VLADIVOSTOK, Russia - Russians voted Sunday in a parliamentary election set to hand President Vladimir Putin's party a huge majority and reinforce his campaign to retain authority after leaving the Kremlin.
Polls opened in Russia's Far East after a three-month campaign.
Members of an electoral voting commission bring ballots to villagers in the remote Siberian village of Shor-Taiga, some 4000 kms east of Moscow, so that the villagers can vote in Russia's parliamentary elections.[Agencies]
The first votes were cast on Russia's Pacific coast at 8 am Sunday (2000 GMT Saturday) with early results expected 22 hours later after the final ballots are cast in the Baltic Sea enclave of Kaliningrad at 8 pm on Sunday (1800 GMT).
Dozens of conscript sailors in long black coats queued to vote at School Number 1 in the centre of Vladivostok, the capital of Russia's Far East shortly after polls opened.
"I'll vote for United Russia," said Vladimir Babikov, 19, shifting to keep warm in the biting sea breeze. "They've done a good job, everything is getting better."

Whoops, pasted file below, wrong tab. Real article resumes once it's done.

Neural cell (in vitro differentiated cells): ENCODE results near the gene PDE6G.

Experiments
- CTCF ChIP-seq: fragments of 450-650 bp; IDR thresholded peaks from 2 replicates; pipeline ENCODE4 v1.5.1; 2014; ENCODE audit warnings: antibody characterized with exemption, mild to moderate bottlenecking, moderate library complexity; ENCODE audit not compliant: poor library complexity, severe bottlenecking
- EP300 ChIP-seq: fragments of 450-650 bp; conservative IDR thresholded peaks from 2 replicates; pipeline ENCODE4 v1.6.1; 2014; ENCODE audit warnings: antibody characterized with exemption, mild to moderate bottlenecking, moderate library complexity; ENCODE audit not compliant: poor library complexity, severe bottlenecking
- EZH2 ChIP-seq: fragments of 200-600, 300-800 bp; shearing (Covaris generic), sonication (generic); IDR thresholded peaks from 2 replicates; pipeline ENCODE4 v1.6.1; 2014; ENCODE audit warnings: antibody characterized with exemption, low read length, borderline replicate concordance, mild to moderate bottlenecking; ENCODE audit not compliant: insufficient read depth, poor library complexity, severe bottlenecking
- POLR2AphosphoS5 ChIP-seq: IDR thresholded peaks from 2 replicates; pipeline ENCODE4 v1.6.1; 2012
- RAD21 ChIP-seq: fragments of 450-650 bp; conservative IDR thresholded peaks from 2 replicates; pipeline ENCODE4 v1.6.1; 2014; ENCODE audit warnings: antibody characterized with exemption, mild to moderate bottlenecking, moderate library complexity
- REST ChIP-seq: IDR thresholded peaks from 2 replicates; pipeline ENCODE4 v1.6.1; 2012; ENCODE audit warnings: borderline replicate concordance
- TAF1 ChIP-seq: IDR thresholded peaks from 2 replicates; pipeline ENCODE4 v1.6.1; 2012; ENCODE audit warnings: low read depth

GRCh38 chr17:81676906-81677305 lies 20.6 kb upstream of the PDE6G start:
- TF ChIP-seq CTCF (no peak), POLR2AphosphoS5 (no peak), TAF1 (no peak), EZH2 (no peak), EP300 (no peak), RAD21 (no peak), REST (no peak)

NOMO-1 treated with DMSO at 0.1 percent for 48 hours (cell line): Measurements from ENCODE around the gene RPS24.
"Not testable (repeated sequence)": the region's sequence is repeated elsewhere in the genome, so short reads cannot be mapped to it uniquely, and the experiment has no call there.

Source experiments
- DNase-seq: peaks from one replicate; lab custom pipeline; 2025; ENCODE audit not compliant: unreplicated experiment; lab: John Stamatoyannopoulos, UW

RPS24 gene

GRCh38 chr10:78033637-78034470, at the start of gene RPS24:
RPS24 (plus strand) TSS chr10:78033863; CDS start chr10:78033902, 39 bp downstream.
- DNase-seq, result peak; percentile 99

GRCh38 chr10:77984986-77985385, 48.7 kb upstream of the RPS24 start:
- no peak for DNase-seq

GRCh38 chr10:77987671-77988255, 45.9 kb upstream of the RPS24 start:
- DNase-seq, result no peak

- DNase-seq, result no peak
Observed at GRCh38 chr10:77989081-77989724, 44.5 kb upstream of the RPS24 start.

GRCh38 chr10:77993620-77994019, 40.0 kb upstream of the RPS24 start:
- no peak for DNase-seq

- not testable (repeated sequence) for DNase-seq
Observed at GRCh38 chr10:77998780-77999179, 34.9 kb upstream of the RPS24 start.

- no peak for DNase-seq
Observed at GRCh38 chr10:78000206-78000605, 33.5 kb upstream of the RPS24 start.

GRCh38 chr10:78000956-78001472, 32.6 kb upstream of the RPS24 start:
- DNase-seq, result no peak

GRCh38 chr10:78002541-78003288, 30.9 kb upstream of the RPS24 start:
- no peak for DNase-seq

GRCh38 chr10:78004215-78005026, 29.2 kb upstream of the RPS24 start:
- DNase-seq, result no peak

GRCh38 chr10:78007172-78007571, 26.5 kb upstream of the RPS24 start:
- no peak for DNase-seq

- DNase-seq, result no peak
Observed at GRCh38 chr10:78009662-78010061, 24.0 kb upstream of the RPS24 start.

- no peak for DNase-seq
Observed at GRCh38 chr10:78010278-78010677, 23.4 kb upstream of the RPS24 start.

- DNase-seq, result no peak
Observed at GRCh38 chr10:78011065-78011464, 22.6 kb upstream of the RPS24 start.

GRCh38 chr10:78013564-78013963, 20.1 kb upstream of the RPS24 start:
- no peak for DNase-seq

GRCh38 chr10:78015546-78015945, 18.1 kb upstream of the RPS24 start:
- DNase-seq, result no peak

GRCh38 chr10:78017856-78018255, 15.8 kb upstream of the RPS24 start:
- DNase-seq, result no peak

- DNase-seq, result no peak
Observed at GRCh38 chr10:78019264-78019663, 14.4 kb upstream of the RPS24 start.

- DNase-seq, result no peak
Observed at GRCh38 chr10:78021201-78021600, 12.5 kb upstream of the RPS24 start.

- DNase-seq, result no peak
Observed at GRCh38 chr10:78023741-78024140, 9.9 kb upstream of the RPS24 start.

Opinion polls predicted United Russia would win at least 62 percent of the vote, securing them a large majority of the 450-seat lower house, the State Duma, with the Communist Party trailing behind with some 12 percent.
"I believe in Putin, he's made our lives better," said pensioner Galina Nikolayeva after voting for United Russia in the town of Petropavlovsk-Kamchatsky. "I'd like Putin to remain president, but if he's part of United Russia he can still do something for us."
With their domination of the legislature all but guaranteed, United Russia cast the elections as a referendum on Putin's rule, saying that a vote for the party would safeguard the country's oil-driven economic boom and stability.
"The result of the parliamentary elections will, without a doubt, set the tone for the elections for a new president," Putin said in a televised address on Thursday.
Former KGB officer Putin, who has ruled Russia since 2000, is banned by the constitution from running for a third consecutive term in the March 2008 presidential election. With under a month to go before a deadline for candidates to declare for the Kremlin race, the field remains wide open.
Putin and his Kremlin allies are hoping that a strong victory coupled with a high turnout in Sunday's polls will give them a free hand to lay the groundwork for the presidential vote, analysts say.
Most of the country's top politicians were to vote in Moscow, where polls were due to open at 0500 GMT Sunday.